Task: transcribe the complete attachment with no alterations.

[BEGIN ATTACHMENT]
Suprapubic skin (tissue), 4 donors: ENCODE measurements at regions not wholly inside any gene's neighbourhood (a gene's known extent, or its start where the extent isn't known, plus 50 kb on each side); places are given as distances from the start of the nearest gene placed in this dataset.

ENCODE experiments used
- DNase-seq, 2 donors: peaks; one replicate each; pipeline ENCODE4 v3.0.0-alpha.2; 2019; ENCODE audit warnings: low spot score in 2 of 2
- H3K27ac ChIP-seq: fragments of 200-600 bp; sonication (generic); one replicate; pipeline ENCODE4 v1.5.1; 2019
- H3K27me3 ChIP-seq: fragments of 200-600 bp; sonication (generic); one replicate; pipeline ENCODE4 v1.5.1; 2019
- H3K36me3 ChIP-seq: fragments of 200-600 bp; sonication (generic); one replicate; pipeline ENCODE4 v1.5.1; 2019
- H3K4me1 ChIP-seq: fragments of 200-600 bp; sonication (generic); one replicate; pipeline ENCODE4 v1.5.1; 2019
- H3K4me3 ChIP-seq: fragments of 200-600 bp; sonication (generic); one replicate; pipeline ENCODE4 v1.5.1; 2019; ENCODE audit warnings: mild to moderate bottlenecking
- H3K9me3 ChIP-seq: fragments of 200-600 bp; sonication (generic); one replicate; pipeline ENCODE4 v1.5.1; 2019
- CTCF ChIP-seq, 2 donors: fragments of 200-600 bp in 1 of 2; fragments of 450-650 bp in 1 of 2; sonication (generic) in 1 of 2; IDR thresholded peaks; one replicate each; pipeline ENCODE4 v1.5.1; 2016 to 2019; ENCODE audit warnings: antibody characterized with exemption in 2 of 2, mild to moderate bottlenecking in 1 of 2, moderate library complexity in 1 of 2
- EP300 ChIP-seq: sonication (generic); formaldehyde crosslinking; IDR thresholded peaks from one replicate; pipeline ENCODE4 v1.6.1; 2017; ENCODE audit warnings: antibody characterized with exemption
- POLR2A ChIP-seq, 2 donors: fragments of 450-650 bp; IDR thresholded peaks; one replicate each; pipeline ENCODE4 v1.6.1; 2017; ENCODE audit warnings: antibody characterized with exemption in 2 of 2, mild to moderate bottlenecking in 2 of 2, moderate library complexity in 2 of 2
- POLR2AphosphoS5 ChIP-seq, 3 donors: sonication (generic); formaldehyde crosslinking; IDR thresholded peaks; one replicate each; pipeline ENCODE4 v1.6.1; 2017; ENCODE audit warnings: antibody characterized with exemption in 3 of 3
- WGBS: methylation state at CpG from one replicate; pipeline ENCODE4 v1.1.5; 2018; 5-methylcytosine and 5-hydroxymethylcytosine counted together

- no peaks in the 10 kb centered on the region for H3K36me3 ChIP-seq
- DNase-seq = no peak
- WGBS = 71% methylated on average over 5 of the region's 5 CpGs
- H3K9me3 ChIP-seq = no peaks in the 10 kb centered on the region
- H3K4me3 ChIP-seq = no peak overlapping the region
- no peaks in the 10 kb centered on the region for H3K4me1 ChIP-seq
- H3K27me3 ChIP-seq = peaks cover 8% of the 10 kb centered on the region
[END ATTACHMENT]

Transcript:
Suprapubic skin (tissue), 4 donors: ENCODE measurements at regions not wholly inside any gene's neighbourhood (a gene's known extent, or its start where the extent isn't known, plus 50 kb on each side); places are given as distances from the start of the nearest gene placed in this dataset.

ENCODE experiments used
- DNase-seq, 2 donors: peaks; one replicate each; pipeline ENCODE4 v3.0.0-alpha.2; 2019; ENCODE audit warnings: low spot score in 2 of 2
- H3K27ac ChIP-seq: fragments of 200-600 bp; sonication (generic); one replicate; pipeline ENCODE4 v1.5.1; 2019
- H3K27me3 ChIP-seq: fragments of 200-600 bp; sonication (generic); one replicate; pipeline ENCODE4 v1.5.1; 2019
- H3K36me3 ChIP-seq: fragments of 200-600 bp; sonication (generic); one replicate; pipeline ENCODE4 v1.5.1; 2019
- H3K4me1 ChIP-seq: fragments of 200-600 bp; sonication (generic); one replicate; pipeline ENCODE4 v1.5.1; 2019
- H3K4me3 ChIP-seq: fragments of 200-600 bp; sonication (generic); one replicate; pipeline ENCODE4 v1.5.1; 2019; ENCODE audit warnings: mild to moderate bottlenecking
- H3K9me3 ChIP-seq: fragments of 200-600 bp; sonication (generic); one replicate; pipeline ENCODE4 v1.5.1; 2019
- CTCF ChIP-seq, 2 donors: fragments of 200-600 bp in 1 of 2; fragments of 450-650 bp in 1 of 2; sonication (generic) in 1 of 2; IDR thresholded peaks; one replicate each; pipeline ENCODE4 v1.5.1; 2016 to 2019; ENCODE audit warnings: antibody characterized with exemption in 2 of 2, mild to moderate bottlenecking in 1 of 2, moderate library complexity in 1 of 2
- EP300 ChIP-seq: sonication (generic); formaldehyde crosslinking; IDR thresholded peaks from one replicate; pipeline ENCODE4 v1.6.1; 2017; ENCODE audit warnings: antibody characterized with exemption
- POLR2A ChIP-seq, 2 donors: fragments of 450-650 bp; IDR thresholded peaks; one replicate each; pipeline ENCODE4 v1.6.1; 2017; ENCODE audit warnings: antibody characterized with exemption in 2 of 2, mild to moderate bottlenecking in 2 of 2, moderate library complexity in 2 of 2
- POLR2AphosphoS5 ChIP-seq, 3 donors: sonication (generic); formaldehyde crosslinking; IDR thresholded peaks; one replicate each; pipeline ENCODE4 v1.6.1; 2017; ENCODE audit warnings: antibody characterized with exemption in 3 of 3
- WGBS: methylation state at CpG from one replicate; pipeline ENCODE4 v1.1.5; 2018; 5-methylcytosine and 5-hydroxymethylcytosine counted together

- no peaks in the 10 kb centered on the region for H3K36me3 ChIP-seq
- DNase-seq = no peak
- WGBS = 71% methylated on average over 5 of the region's 5 CpGs
- H3K9me3 ChIP-seq = no peaks in the 10 kb centered on the region
- H3K4me3 ChIP-seq = no peak overlapping the region
- no peaks in the 10 kb centered on the region for H3K4me1 ChIP-seq
- H3K27me3 ChIP-seq = peaks cover 8% of the 10 kb centered on the region